The next morning found us once again northbound on Route 19, headed for Zeballos, another small town at the end of long fiord. Although it is not very far from Tahsis to Zeballos by water ( 30 km ) , it is a long way by road (90 km) . We stopped on the shores of a small lake that paralleled Highway 19. The morning sun was burning off the last of the fog with clouds still hanging low in the sky. We turned inland and followed the dirt road to Zeballos. Along the way we stopped at a park that featured a river that flowed into a karst cave, emerging a hundred meters downstream. Not something to poke about in as the water filled up the cave completely. The riversides were steep and covered with thick slimy moss and algae. It seemed a little precarious and I could only imagine the signs and warnings that would accompany such a site in litigious United States. There was bear signs everywhere, purple piles of poop full of seeds of berries ripening on bushes all around us. The drive in the park was beautiful. Along the edge of the road were tall toadstools in four phases of their life. ( 1 2 3 4 ). At Zeballos there is a kayak outfitter, Zeballos Expeditions. Their location is very good for getting out to Nootka Sound, Nootka Island and Nuchalitz, but their selection of boats that we saw in the yard looked to be dominated by heavy wide doubles. Perhaps their singles were out since no one was around the store. Finding a kayak for a group of experienced kayakers might be problematic. The town is really tiny with only a few houses, some commercial fishing boats, the kayak outfitter and a tiny store. Only very rudimentary provisioning could be done here. There is a little park at the very end of town.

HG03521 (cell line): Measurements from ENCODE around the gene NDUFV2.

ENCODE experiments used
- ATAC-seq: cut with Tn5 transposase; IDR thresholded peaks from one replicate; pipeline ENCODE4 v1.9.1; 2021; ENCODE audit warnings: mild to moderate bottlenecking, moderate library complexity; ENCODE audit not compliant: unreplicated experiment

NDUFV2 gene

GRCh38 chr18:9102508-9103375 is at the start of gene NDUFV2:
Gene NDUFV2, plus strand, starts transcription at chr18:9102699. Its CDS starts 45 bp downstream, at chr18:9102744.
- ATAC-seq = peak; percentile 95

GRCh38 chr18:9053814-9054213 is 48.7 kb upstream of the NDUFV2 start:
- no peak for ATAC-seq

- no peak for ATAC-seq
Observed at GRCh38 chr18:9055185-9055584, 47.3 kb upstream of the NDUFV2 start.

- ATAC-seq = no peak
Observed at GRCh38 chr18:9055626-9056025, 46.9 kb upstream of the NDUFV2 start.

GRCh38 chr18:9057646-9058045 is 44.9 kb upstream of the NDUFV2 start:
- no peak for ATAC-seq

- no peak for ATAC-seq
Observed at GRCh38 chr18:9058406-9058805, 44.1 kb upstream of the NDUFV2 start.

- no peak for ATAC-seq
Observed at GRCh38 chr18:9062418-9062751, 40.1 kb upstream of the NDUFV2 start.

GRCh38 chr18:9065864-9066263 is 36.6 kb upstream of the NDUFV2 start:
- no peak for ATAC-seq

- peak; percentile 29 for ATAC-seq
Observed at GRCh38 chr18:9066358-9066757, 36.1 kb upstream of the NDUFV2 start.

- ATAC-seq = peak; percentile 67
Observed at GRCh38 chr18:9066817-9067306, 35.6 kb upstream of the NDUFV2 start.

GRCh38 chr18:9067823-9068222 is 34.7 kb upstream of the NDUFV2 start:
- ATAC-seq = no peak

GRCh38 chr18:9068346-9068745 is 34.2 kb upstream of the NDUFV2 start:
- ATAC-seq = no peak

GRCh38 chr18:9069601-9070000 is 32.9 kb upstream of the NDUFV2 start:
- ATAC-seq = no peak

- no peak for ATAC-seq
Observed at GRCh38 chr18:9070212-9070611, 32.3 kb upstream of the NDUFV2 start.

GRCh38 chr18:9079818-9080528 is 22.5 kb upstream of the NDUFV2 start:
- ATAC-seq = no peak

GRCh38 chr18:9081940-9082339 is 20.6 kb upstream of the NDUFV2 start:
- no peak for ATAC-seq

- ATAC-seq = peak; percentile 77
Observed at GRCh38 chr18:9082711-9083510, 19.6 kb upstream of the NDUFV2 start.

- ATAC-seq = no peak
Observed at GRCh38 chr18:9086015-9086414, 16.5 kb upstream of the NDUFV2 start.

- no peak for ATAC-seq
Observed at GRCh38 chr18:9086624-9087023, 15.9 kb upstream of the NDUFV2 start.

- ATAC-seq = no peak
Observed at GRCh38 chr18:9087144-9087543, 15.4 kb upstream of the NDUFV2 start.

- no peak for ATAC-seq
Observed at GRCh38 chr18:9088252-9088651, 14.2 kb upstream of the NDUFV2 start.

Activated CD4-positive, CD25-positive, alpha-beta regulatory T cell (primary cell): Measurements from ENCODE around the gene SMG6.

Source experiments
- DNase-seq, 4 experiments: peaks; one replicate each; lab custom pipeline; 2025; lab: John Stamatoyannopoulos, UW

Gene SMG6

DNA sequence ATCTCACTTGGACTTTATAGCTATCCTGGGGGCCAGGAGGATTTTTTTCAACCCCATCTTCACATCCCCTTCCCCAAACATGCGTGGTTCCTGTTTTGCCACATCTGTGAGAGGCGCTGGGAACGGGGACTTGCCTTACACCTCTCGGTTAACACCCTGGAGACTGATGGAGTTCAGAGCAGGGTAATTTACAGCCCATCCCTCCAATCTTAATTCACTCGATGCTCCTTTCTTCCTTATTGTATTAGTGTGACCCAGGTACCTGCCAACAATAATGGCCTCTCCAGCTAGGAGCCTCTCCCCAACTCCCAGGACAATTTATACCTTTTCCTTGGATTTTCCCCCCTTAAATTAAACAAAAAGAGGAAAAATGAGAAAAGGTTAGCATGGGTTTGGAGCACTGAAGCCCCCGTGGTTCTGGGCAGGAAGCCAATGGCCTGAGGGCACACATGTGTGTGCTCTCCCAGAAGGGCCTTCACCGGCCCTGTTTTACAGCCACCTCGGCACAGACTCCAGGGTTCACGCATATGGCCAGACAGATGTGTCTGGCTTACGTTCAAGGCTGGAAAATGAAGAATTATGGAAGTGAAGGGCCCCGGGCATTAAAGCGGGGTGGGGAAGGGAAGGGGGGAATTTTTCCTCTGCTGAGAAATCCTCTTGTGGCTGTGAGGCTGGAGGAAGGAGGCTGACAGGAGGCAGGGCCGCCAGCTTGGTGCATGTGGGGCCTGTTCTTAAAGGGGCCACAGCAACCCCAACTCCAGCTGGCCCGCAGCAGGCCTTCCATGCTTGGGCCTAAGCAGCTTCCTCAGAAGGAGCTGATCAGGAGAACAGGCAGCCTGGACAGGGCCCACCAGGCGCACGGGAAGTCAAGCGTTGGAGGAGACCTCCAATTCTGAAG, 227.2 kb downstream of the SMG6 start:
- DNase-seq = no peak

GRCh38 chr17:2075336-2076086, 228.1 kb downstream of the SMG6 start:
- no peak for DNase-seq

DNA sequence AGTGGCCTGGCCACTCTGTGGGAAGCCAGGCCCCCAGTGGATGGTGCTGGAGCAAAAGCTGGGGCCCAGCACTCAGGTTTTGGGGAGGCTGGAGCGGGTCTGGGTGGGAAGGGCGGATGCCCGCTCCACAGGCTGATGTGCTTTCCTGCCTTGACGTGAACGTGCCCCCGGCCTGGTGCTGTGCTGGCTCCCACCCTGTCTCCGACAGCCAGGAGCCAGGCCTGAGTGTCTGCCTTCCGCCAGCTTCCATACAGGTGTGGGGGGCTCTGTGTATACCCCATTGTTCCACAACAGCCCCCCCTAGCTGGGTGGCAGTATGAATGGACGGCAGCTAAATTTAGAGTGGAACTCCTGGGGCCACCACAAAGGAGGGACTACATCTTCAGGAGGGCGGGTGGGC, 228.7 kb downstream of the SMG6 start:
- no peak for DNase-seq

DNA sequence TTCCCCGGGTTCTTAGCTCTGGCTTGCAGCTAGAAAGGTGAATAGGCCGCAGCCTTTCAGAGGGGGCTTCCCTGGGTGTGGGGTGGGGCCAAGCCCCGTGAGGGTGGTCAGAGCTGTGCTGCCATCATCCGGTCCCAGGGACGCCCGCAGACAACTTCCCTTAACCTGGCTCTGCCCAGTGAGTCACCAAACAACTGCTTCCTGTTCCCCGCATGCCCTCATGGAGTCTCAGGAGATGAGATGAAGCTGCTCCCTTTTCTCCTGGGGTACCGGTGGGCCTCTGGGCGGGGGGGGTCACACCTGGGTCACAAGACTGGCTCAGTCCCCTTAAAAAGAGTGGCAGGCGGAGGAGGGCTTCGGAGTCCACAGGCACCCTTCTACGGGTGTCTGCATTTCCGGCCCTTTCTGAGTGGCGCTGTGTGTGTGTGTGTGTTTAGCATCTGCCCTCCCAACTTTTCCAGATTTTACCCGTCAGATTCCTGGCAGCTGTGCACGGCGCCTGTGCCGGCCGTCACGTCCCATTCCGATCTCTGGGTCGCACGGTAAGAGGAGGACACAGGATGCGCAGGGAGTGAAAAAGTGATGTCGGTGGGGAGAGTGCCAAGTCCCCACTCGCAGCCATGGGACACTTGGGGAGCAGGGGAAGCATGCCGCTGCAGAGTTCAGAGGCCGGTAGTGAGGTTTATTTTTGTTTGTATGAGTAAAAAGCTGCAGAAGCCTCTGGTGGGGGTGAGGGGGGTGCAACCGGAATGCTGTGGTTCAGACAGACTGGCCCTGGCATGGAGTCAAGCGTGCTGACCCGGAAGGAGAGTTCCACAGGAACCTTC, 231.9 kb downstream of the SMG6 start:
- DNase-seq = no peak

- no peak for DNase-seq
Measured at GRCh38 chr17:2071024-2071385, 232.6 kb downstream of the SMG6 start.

We left town and headed over to Espinosa Inlet where we had heard that the tidal current was particularly impressive. When we got here it was running at perhaps ten knots through the constriction of a bridge that supported the road. Portaging did not look to be difficult here and at the right tide level I would think that the flume under the bridge would be possible. Certainly the ride with the current would be fun.